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Tucson Weekly Range Writer

Few Have Ridden Fences Between The Western And Literary Fiction Genres As Expertly As Annie Proulx, And 'Close Range' Is No Exception.

By Jim Carvalho

JUNE 1, 1999: 

Close Range: Wyoming Stories, by Annie Proulx (Scribner). Cloth, $25.

ANNIE PROULX'S WON her share of literary prizes, including a Pulitzer and National Book Award for The Shipping News. But the reading public shouldn't hold that against her. Unlike others--say David Guterson and Toni Morrison, from my list of overrated authors--Proulx deserves them.

Close Range: Wyoming Stories, an 11-piece collection of short fiction, is book-ended by stories that have already garnered considerable acclaim. Proulx begins with "The Half-Skinned Steer," a retelling of an Icelandic folk tale, which was chosen by Garrison Keillor for the anthology Best American Short Stories 1998, and by John Updike for inclusion in The Best American Short Stories of the Century. It tells of brothers Mero and Rollo, of Rollo's death by emu, and Mero's trip back to the family ranch for the funeral. This story-within-a-story about Tin Head sets up the harrowing, satisfying punchline.

The closer, "Brokeback Mountain" (an O. Henry and National Magazine Awards winner), is the tender and heartbreaking story of the sporadic but passionate relationship between two cowboys. It's a moving story brilliantly told, and readers uncomfortable with the subject matter will be won over by Proulx's flawless execution. The story succeeds on all levels, even if comic variations of the title make the rounds in Elko.

Throughout Close Range, Proulx powerfully conveys the harsh loneliness of rural living. "A Lonely Coast" opens with the passage:

You ever see a house burning up in the night, way to hell and gone out there on the plains? Nothing but blackness and your headlights cutting a little wedge into it, could be the middle of the ocean for all you can see. And in that big dark a crown of flame the size of your thumbnail trembles. You'll drive for an hour seeing it until it burns out or you do, until you pull off the road to close your eyes or look up at sky punched with bullet holes. And you might think about the people in the burning house, see them trying for the stairs, but mostly you don't give a damn. They are too far away, like everything else.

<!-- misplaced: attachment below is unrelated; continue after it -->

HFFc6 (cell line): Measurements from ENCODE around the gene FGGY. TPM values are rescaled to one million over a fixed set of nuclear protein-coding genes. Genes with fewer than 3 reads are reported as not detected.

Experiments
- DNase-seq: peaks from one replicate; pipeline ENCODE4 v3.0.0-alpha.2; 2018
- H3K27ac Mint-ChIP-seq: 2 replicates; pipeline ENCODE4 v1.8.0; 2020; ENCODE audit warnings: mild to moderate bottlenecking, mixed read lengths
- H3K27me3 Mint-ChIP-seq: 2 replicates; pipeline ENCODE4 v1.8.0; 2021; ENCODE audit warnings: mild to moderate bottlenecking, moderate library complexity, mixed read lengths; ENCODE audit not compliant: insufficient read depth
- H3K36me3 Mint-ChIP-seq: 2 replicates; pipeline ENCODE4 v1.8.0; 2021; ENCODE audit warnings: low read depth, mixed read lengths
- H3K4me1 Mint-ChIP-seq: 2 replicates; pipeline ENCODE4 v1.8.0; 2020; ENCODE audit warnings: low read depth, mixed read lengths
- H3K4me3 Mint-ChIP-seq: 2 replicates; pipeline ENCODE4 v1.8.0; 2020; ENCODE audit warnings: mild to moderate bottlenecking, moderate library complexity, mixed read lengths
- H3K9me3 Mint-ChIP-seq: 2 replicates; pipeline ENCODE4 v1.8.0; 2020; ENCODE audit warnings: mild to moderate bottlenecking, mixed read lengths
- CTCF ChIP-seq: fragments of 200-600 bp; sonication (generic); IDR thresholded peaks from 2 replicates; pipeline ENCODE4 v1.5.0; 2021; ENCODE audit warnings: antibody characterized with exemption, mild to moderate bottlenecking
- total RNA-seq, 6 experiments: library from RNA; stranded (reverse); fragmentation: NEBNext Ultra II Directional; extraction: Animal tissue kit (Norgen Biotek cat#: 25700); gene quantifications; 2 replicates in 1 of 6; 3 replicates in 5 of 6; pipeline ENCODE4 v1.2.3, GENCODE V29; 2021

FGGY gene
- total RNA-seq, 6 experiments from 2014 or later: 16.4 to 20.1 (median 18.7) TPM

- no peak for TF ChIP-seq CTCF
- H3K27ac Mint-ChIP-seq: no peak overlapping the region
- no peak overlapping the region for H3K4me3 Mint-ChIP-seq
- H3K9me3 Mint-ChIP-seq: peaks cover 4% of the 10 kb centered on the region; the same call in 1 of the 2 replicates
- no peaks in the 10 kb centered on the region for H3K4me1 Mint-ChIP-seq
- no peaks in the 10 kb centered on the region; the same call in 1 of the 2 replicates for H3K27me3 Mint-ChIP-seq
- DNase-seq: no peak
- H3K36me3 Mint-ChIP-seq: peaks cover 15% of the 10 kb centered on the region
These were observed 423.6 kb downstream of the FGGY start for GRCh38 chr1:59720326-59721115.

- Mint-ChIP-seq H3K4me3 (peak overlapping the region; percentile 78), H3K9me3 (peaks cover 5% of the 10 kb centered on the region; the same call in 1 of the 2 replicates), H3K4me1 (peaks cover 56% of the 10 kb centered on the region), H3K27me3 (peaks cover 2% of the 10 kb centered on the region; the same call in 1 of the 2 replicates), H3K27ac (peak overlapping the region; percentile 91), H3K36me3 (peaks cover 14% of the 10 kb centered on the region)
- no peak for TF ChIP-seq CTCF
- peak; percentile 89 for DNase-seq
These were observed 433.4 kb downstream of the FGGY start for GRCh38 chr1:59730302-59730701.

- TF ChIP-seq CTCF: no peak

Proulx is a master at providing insight into her characters through descriptions of their homes, clothing and vehicles. Here, a character describes the interior of a friend's truck: "...it was sure enough a down-home truck, pair of chaps hanging over the seatback, chain, beat-up hat on the floor, a filthy Carhartt jacket, seven or eight torn-up gloves, dog hairs and dust, empty beer cans, .30-06 in the rear window rack and on the seat between us in a snarl of wire, rope, and old mail unopened, a .44 Ruger Blackhawk half out of the holster. Let me tell you that truck made me homesick."

Some readers will be surprised by the high incidence of drug use by Proulx's ranchers and cowboys. In "A Lonely Coast," a final, fateful road trip to Casper finds characters "drinking beer and passing a joint, Elk methed out and driving."

In "The Bunchgrass Edge of the World," a rancher falls asleep in winter weather after getting stoned, and later flies a plane while his family watches from the ground, the rancher's head "barely visible in the smoke from home-grown that clouded the cabin." The cowboys of "Brokeback Mountain" pass a joint in a mountain campsite. So much for the stereotype of ranchers and cowboys as conservative drug warriors.

And if Proulx's people are libertarian about drug use, they're nonetheless tough as nails in their constitution:

Hulse stood as thousands of men in the West, braced against the forces bending him, pressing him into a narrow chute. He was in a hurry. He struggled with the semiarid climate, the violent weather, government rules and dense bankers, alien weeds, the quixotic beef market, water problems, ornery fellow ranchers. There was not much give in him. He could make it work if things would clear out of his way.

The author's knowledge of men and family and landscapes and smells and sounds is revealed through writing laced with phrases borrowed as well as coined: a rodeo cowboy works under a truck hood while holding his baby daughter because he'd "rather have a greasy little girl than a lonesome baby." Ottaline's got "minstrel problems." Scrope's got a "brain tuber." A rodeo man with beat-up insides has "blood in his bull stuff." Onanism involves "rollin your own." Undulating grass makes "the plain shudder as an animal's hide rolls in fly season."

Close Range is powerful, astonishing, unforgettable. Readers will be hard-pressed to find a better collection of stories this year. When the main character of "The Mud Below" expresses an interest in rodeo, an acquaintance warns, "Don't look for a picnic--you are goin a git tore up"; and Proulx writes, "It turned out that it was a picnic and he did get tore up." Same could be said for reading Close

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